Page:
Matt Pyke, founder of the digital art group Universal Everything, used the movements of tai chi as the basis for his five impossible sculptures.

The costumes were inspired by a combination of modern urban architecture and LED lighting," Pyke says. "This feeling of living architecture gave a grand sense of scale to the bodies."

Pyke did a motion capture session with a tai chi master and then dressed the data up in a variety of "costumes."

"By using body movements," Pyke explains, "you can sense the human spirit within these abstract forms, bringing warmth, empathy, and life to [them]."

If tai chi’s about harnessing your inner energies, this one might be the most appropriate of all the individual pieces.

Co.Design

A Tai Chi Master's Movements Rendered As Computer-Generated Sculpture

Martial art becomes fine art with a bit of digital abstraction.

The Chinese martial art of t’ai chi ch’uan, or tai chi, as it’s been shortened in the West, can be translated in a few ways, including "supreme ultimate fist" and "great extremes boxing." Matt Pyke, founder of the digital art group Universal Everything, saw the martial art as something a bit different: the inspiration for a series of abstract video sculptures.

To create his five "impossible sculptures," currently on view at the Framed Gallery in Tokyo, Pyke did a motion-capture session with a tai chi master, turning his movements into data. "We then 'dressed’ this data with a series of physical costumes," the artist explains, resulting in a series of works that look nothing alike, though they were all based on the very same motions. One of the sculptures turns the tai chi master into a Transformer-esque mass of blocks, another shows him as a series of wispy lines, and yet another as a sort of protozoan blob.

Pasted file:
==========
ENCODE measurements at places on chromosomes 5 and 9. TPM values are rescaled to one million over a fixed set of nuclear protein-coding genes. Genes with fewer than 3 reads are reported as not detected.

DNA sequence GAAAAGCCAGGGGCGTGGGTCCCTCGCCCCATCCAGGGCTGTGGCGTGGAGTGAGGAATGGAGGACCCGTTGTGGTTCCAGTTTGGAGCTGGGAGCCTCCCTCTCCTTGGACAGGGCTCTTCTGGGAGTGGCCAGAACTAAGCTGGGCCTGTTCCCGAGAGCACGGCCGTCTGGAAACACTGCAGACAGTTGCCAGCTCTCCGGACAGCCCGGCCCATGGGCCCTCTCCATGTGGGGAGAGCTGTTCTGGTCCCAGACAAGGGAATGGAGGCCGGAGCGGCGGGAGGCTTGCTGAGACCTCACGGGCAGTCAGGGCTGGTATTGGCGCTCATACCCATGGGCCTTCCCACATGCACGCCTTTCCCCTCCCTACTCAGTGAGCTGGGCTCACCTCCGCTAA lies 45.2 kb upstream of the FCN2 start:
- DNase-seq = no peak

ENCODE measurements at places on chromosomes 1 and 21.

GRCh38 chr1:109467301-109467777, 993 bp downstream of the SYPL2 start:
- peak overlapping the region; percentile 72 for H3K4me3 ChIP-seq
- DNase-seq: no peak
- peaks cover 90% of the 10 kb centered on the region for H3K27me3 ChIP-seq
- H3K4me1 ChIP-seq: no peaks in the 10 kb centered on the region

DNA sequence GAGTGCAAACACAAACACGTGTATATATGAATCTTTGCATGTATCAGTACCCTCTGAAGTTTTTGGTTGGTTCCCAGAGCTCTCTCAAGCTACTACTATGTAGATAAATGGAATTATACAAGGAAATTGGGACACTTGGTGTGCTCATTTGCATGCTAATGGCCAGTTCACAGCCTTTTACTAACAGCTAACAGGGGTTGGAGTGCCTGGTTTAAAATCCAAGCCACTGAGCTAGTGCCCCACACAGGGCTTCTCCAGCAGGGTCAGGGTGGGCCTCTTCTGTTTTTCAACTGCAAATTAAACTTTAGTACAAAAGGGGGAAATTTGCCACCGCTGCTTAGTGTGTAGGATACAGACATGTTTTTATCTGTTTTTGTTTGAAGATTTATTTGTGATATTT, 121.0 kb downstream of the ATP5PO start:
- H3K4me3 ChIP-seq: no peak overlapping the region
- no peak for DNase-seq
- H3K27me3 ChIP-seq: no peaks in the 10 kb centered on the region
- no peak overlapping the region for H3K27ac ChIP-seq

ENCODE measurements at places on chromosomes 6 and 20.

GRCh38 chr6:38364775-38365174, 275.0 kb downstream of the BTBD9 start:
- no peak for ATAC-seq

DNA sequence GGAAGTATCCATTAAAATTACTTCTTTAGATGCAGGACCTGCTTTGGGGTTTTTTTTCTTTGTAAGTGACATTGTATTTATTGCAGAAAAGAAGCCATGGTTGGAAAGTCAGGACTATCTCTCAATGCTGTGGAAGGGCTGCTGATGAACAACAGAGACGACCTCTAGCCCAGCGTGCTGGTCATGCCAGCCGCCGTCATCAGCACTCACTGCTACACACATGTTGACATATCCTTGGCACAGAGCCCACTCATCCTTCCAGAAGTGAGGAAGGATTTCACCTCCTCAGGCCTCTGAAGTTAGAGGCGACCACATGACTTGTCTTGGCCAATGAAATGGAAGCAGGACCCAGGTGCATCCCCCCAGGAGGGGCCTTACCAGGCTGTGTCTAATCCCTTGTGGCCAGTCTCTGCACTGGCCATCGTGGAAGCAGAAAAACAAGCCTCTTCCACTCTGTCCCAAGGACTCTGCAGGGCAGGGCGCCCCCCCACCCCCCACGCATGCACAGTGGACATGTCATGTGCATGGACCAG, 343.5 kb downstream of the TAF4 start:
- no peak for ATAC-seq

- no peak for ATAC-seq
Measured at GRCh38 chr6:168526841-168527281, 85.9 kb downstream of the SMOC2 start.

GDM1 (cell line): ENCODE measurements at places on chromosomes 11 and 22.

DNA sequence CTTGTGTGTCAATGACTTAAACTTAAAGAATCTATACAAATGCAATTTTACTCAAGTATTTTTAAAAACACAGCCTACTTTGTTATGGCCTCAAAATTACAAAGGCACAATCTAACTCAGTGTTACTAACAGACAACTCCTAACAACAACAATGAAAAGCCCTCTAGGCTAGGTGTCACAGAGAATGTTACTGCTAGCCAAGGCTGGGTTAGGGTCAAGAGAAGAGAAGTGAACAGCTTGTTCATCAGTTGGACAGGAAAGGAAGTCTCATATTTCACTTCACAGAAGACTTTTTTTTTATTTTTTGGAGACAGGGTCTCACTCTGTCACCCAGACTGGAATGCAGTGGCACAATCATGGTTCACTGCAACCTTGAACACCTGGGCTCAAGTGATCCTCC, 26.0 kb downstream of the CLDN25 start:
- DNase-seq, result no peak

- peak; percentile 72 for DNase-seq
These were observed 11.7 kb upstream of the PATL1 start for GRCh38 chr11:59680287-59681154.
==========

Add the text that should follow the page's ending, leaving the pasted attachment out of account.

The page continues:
"The costumes were inspired by a combination of modern urban architecture and LED lighting," Pyke told me. "This feeling of living architecture gave a grand sense of scale to the bodies." But at the same time, the sculptures’ source material gives audiences a way to connect back to them. "By using body movements," Pyke continued, "you can sense the human spirit within these abstract forms, bringing warmth, empathy, and life to [them]."

Each of the five sculptures was given its own unique soundtrack—an ambient accompaniment tailored to the visual style of the piece. But the sounds were also designed to serve as layers of a single, more complex piece, which is how they’ll be experienced by visitors to the exhibition in Tokyo.

All in all, it’s a novel way to look at the timeless practice of tai chi. Now when does Zumba get the video art treatment?

See more of Universal Everything’s work on its site.

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